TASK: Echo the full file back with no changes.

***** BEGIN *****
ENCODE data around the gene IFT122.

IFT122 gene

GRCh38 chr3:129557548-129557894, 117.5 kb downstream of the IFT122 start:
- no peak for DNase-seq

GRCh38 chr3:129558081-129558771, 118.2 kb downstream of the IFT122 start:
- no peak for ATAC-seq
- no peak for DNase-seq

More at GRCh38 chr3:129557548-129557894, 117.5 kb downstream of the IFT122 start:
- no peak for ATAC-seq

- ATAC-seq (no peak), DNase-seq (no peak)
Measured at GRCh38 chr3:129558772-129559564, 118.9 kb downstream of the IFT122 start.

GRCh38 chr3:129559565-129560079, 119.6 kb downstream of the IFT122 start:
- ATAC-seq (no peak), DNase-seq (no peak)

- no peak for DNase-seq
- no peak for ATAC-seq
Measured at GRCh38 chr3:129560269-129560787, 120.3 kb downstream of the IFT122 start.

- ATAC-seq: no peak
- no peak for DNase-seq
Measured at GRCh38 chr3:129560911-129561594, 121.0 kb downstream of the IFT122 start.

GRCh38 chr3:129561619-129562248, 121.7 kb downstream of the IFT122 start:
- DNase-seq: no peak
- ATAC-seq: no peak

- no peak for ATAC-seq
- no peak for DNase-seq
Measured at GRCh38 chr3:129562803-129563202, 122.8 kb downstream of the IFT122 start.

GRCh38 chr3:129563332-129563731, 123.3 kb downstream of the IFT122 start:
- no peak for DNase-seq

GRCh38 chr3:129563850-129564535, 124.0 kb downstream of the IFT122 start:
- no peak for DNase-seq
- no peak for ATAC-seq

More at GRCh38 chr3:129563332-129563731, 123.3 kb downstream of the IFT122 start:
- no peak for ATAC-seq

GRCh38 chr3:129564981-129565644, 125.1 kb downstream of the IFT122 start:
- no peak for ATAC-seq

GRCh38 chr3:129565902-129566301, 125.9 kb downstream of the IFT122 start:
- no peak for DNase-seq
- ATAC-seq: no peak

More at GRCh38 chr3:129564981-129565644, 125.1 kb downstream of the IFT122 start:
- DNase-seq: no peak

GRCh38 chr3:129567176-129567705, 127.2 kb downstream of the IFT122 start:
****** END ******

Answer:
ENCODE data around the gene IFT122.

IFT122 gene

GRCh38 chr3:129557548-129557894, 117.5 kb downstream of the IFT122 start:
- no peak for DNase-seq

GRCh38 chr3:129558081-129558771, 118.2 kb downstream of the IFT122 start:
- no peak for ATAC-seq
- no peak for DNase-seq

More at GRCh38 chr3:129557548-129557894, 117.5 kb downstream of the IFT122 start:
- no peak for ATAC-seq

- ATAC-seq (no peak), DNase-seq (no peak)
Measured at GRCh38 chr3:129558772-129559564, 118.9 kb downstream of the IFT122 start.

GRCh38 chr3:129559565-129560079, 119.6 kb downstream of the IFT122 start:
- ATAC-seq (no peak), DNase-seq (no peak)

- no peak for DNase-seq
- no peak for ATAC-seq
Measured at GRCh38 chr3:129560269-129560787, 120.3 kb downstream of the IFT122 start.

- ATAC-seq: no peak
- no peak for DNase-seq
Measured at GRCh38 chr3:129560911-129561594, 121.0 kb downstream of the IFT122 start.

GRCh38 chr3:129561619-129562248, 121.7 kb downstream of the IFT122 start:
- DNase-seq: no peak
- ATAC-seq: no peak

- no peak for ATAC-seq
- no peak for DNase-seq
Measured at GRCh38 chr3:129562803-129563202, 122.8 kb downstream of the IFT122 start.

GRCh38 chr3:129563332-129563731, 123.3 kb downstream of the IFT122 start:
- no peak for DNase-seq

GRCh38 chr3:129563850-129564535, 124.0 kb downstream of the IFT122 start:
- no peak for DNase-seq
- no peak for ATAC-seq

More at GRCh38 chr3:129563332-129563731, 123.3 kb downstream of the IFT122 start:
- no peak for ATAC-seq

GRCh38 chr3:129564981-129565644, 125.1 kb downstream of the IFT122 start:
- no peak for ATAC-seq

GRCh38 chr3:129565902-129566301, 125.9 kb downstream of the IFT122 start:
- no peak for DNase-seq
- ATAC-seq: no peak

More at GRCh38 chr3:129564981-129565644, 125.1 kb downstream of the IFT122 start:
- DNase-seq: no peak

GRCh38 chr3:129567176-129567705, 127.2 kb downstream of the IFT122 start: